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House to Consider Expanded Oversight of Agencies

By Ed O'Keefe

UPDATE 7 p.m. ET: The oversight proposal will not be included in tomorrow's House rules package, according to a House leadership aide. It will instead be considered as a separate bill as early as next week, according to another House leadership source.

ORIGINAL POST: The House is expected to take up a bill soon that would greatly increase oversight of federal agencies and departments in an effort to reduce waste, fraud and abuse.

The measure would require committees to conduct hearings whenever an inspector general's report turns up misuses of government resources and personnel. It could be considered tomorrow as part of the House rules package that is traditionally approved at the start of each session of the House, or might pass next week as a standalone bill.

The House passes a rules package at the start of each new session. In 2006 for example, the rules package included a ban on gifts from lobbyists and name changes for some committees.

Rep. John Tanner (D-Tenn.), the lead sponsor of the oversight bill, first proposed similar measures in May 2006. They would have required required congressional hearings within 60 days of IG reports about mismanagement resulting in the loss of more than $1 million and would have required cabinet secretaries to appear before Congress when auditors corrected an agency's audit. Tanner's current pitch differs from his original one.

"Congressman Tanner is working with House leadership to ensure the 111th Congress' rules package provides for strong oversight and accountability of government spending," said spokesman Randy Ford, who could not provide specifics of the new proposals. He said the rules package will be finalized in time to be brought to the floor immediately after Congress convenes tomorrow.

Details of any expansion of the House's oversight responsibilities are still being discussed and are not guaranteed to pass with the Rules package tomorrow, a House source said. Regardless, some suggest the government should take a more proactive approach.

“You can talk about having congressional hearings, and triggers about when you have congressional hearings, but you have to make sure that your oversight mechanisms actually have the capacity to exercise the oversight," says Kenneth M. Mead, special counsel at Baker Botts LLP who served as the Department of Transportation's inspector general during the Clinton administration.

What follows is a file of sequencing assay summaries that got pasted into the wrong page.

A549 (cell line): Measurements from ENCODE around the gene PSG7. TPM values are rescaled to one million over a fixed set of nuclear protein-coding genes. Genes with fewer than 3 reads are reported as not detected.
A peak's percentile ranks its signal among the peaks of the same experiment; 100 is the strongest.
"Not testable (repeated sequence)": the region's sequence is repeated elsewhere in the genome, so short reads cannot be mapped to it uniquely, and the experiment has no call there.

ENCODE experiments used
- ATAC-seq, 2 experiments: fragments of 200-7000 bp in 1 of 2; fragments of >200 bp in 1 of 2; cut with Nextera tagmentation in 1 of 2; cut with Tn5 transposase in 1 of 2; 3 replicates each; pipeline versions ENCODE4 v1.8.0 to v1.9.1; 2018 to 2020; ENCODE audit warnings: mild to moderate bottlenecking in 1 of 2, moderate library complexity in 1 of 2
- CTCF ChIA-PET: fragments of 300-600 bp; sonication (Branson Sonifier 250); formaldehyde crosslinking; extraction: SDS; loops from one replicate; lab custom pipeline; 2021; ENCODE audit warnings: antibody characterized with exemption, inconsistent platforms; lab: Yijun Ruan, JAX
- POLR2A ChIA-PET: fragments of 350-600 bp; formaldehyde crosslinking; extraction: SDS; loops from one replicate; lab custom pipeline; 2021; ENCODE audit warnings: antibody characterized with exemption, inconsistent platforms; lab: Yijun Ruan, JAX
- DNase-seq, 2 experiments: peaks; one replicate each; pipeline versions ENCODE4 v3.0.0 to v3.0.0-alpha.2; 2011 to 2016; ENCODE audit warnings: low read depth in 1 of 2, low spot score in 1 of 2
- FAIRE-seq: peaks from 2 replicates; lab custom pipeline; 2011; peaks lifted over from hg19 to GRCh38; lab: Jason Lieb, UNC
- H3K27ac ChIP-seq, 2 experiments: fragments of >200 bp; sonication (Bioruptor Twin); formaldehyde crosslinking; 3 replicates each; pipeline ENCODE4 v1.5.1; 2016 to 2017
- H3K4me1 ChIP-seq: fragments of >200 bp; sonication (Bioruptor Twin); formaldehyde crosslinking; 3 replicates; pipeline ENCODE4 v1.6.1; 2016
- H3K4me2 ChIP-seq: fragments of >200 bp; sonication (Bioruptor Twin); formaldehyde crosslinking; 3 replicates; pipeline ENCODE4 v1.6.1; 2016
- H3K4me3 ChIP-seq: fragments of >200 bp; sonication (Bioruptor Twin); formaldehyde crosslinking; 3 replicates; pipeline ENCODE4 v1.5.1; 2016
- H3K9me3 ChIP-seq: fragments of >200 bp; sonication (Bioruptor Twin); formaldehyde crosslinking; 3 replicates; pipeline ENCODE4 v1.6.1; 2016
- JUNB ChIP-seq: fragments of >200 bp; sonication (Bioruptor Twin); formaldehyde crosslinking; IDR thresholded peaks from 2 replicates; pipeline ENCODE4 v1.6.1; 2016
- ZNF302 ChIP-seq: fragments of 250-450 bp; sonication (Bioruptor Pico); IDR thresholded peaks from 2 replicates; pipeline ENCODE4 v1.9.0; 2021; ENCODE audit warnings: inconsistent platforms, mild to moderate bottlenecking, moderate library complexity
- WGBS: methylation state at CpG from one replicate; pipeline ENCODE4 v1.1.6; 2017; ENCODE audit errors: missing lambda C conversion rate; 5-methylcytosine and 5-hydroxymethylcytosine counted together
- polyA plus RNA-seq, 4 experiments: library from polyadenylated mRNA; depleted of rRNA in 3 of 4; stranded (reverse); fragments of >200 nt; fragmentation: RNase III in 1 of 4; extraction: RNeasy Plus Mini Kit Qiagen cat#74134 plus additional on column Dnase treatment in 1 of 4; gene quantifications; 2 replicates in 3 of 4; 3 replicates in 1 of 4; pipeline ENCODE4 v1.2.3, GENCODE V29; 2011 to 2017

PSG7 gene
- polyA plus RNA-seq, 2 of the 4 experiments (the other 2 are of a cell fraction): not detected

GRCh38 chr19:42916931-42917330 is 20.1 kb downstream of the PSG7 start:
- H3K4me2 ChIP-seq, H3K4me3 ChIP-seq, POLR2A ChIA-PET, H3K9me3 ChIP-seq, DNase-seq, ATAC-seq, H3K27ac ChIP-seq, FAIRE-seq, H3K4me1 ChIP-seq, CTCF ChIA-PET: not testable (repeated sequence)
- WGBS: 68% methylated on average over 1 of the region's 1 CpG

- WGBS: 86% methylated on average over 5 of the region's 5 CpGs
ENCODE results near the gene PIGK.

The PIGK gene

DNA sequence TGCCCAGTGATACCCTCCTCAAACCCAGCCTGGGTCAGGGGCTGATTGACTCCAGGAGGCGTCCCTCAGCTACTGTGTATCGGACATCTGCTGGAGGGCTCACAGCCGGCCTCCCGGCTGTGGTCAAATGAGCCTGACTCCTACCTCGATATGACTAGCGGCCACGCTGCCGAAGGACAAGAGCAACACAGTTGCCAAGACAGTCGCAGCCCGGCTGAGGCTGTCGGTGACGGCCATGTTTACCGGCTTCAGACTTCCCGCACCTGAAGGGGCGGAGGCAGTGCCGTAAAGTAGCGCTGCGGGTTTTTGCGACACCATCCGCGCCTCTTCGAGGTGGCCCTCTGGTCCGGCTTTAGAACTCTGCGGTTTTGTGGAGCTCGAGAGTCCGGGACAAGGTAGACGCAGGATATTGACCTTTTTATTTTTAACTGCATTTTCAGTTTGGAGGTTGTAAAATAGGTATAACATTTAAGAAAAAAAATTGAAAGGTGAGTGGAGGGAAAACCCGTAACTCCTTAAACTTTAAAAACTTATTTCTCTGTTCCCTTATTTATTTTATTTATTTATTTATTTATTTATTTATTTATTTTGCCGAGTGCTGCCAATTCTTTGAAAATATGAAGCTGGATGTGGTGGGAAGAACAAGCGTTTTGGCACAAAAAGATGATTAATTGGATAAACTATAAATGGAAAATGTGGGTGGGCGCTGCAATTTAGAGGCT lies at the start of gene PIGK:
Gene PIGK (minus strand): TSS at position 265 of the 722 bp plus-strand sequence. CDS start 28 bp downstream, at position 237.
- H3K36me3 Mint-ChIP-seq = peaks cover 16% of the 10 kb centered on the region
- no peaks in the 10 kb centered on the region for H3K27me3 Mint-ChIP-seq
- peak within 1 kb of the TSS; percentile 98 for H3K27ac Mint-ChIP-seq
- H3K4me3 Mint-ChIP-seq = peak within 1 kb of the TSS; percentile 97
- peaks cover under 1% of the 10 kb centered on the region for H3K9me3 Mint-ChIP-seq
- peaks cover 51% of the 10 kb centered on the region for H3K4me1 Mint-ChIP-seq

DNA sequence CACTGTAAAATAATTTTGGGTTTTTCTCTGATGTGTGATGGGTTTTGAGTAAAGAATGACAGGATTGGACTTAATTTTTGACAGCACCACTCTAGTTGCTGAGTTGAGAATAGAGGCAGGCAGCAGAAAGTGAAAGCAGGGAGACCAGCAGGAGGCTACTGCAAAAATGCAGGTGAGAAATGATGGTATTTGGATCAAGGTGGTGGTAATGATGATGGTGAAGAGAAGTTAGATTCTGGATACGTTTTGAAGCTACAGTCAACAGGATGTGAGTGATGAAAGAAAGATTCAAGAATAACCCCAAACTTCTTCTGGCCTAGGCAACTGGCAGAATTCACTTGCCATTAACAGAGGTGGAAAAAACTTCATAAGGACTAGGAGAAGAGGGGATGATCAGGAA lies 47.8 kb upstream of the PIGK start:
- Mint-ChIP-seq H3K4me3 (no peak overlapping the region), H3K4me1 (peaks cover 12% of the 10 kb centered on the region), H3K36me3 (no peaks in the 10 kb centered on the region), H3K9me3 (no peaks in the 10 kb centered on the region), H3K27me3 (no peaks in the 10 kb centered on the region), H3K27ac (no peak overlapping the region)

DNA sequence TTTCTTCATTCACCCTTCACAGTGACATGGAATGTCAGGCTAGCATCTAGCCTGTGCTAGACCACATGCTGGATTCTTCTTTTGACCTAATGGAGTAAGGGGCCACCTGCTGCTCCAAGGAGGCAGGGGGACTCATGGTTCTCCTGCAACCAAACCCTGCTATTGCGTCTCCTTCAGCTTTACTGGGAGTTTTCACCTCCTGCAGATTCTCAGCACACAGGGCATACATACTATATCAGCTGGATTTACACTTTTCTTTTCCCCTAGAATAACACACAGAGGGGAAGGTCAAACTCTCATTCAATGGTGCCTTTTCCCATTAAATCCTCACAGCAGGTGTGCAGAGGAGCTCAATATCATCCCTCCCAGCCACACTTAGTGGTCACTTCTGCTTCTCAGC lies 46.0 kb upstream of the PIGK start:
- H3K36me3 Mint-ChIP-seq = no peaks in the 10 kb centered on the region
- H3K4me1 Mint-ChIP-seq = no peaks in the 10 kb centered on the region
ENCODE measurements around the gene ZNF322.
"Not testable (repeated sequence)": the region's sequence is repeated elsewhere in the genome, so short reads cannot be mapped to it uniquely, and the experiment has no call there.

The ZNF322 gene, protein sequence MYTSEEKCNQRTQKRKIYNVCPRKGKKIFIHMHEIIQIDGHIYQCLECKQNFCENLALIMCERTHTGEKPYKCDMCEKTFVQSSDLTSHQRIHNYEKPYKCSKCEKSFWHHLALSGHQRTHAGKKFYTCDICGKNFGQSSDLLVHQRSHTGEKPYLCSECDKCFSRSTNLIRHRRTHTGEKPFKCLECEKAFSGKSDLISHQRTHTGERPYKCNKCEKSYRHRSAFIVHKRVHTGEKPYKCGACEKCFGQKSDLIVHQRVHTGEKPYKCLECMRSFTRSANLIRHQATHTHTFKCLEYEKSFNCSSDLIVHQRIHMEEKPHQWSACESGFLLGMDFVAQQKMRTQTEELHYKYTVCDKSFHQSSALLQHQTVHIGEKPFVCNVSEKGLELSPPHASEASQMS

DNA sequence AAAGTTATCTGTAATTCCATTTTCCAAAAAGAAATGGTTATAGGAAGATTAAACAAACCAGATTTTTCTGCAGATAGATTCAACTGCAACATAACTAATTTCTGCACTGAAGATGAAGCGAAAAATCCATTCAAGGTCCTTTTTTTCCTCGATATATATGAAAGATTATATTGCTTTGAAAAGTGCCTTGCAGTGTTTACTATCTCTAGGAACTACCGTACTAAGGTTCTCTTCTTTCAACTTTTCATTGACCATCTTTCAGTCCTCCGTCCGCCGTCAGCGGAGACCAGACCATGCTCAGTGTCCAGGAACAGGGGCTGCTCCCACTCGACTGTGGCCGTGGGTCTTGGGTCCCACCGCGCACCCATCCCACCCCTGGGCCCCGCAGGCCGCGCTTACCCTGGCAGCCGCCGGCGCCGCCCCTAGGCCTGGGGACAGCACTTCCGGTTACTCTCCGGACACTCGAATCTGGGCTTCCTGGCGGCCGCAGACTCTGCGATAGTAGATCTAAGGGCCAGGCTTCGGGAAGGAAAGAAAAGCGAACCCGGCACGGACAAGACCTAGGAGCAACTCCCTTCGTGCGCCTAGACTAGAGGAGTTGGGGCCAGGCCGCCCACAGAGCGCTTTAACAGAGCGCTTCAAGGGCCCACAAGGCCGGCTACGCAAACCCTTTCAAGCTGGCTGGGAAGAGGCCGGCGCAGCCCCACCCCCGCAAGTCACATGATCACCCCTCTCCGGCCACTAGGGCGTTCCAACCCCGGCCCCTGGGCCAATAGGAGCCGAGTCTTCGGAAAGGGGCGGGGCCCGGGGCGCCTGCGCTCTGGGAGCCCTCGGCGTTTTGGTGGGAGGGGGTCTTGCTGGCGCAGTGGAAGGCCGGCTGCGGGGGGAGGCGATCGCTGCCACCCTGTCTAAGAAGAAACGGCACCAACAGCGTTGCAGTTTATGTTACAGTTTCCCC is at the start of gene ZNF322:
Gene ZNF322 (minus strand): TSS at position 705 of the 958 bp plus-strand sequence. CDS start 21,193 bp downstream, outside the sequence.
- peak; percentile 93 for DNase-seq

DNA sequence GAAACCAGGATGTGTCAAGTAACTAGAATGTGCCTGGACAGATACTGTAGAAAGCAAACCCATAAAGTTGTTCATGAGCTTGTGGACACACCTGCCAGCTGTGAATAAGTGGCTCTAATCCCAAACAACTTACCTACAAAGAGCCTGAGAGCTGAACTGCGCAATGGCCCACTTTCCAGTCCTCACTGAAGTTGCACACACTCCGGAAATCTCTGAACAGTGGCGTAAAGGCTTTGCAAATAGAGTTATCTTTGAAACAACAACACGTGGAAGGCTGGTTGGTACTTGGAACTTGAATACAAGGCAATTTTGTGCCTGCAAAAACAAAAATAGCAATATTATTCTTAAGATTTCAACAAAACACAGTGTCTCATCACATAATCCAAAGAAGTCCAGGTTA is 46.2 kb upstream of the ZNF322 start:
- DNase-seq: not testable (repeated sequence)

“We’d also ought not limit them to identifying potential waste and fraud," Mead said of Congress. "They also should require a congressional hearing about what each agency is doing to prevent waste and fraud in the first instance.”

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By Ed O'Keefe  | January 5, 2009; 4:35 PM ET
Categories:  Agencies and Departments, Congress, Oversight  
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Comments

From the article:
UPDATE 7 p.m. ET: The oversight proposal will not be included in tomorrow's House rules package, according to a House leadership aide. It will instead be considered as a separate bill as early as next week ...
==
Congress has almost completely abrogated its responsibility in the last 8 years.
Most of their "oversight" hearings were rank jokes, except for the hearings conducted by Congressman Waxman, to whom this nation owes a Metal of Freedom for his hard work and tenacious pursuit of corruption.
They better pass a bill with teeth in it; no "grandfathering" the past 8 years, either.
Just those no-bid contracts ought to keep this Congress busy for the next 16 years.
Not to mention the appalling demise of intelligent thought in the SEC and FDIC.
And then there's the Dept. of Homeland Security and all that's under its umbrella, including the appearance of Blackwater toting cannons on the streets of New Orleans immediately after Hurricane Katrina.
Give this one retiree from Texas a chance and I could keep those clowns busy for the next 20 years, at least.
Just give me a few U.S. attorneys and subpoena power and I'll be glad to show Congress how it's done.
More than glad.
My hometown would love it.
They want to know right now where the promised federal funds are for cleaning up the marsh (our shrimp breeding grounds), Bolivar Peninsula and Galveston Island after Hurricane Ike, not to mention the grieving families of those who disappeared from Galveston, Bolivar and Sabine Pass, who have never been found.
We know there were funds out there somewhere (in the ether) but they've never materialized down here.
Galveston and New Orleans' surrounding parishes are sick to death of waiting for some action.
Oh, yes -- then there's the FDA and the Consumer Products Safety Commission.
Congress doubled their budget; did the idiot running the latter agency ever spend it for anything more than junkets to China?
Oh, I could go on and on ... and on.
It's time for Congress to earn their salaries in service to the American people.
Past time.

Posted by: Judy-in-TX | January 5, 2009 8:39 PM | Report abuse

If they (House and Senate) are going to increase "OVERSIGHT" they better start working 5 day WORK weeks. Right now THEY work only 3 day WORK weeks. Stop having STAFF do the work. They just got an AUTOMATIC $4,700.00 Pay RAISE. HOW ABOUT EARNING IT. They (house and senate) are SALARIED not HOURLY. IF it takes 18 hour days 6 days a week so be it. Nobody twisted their arm. Nobody put a gun to their head to take this job. THEY WENT OUT ON THEIR OWN. RAISED MONEY. HAD A CAMPAIGN.

I suggest people read the wbe page for the "House Committee on Financial Services", Clearly they HAVEN'T done what THEY already are Charged with!!!

Posted by: doughboy96 | January 5, 2009 9:23 PM | Report abuse

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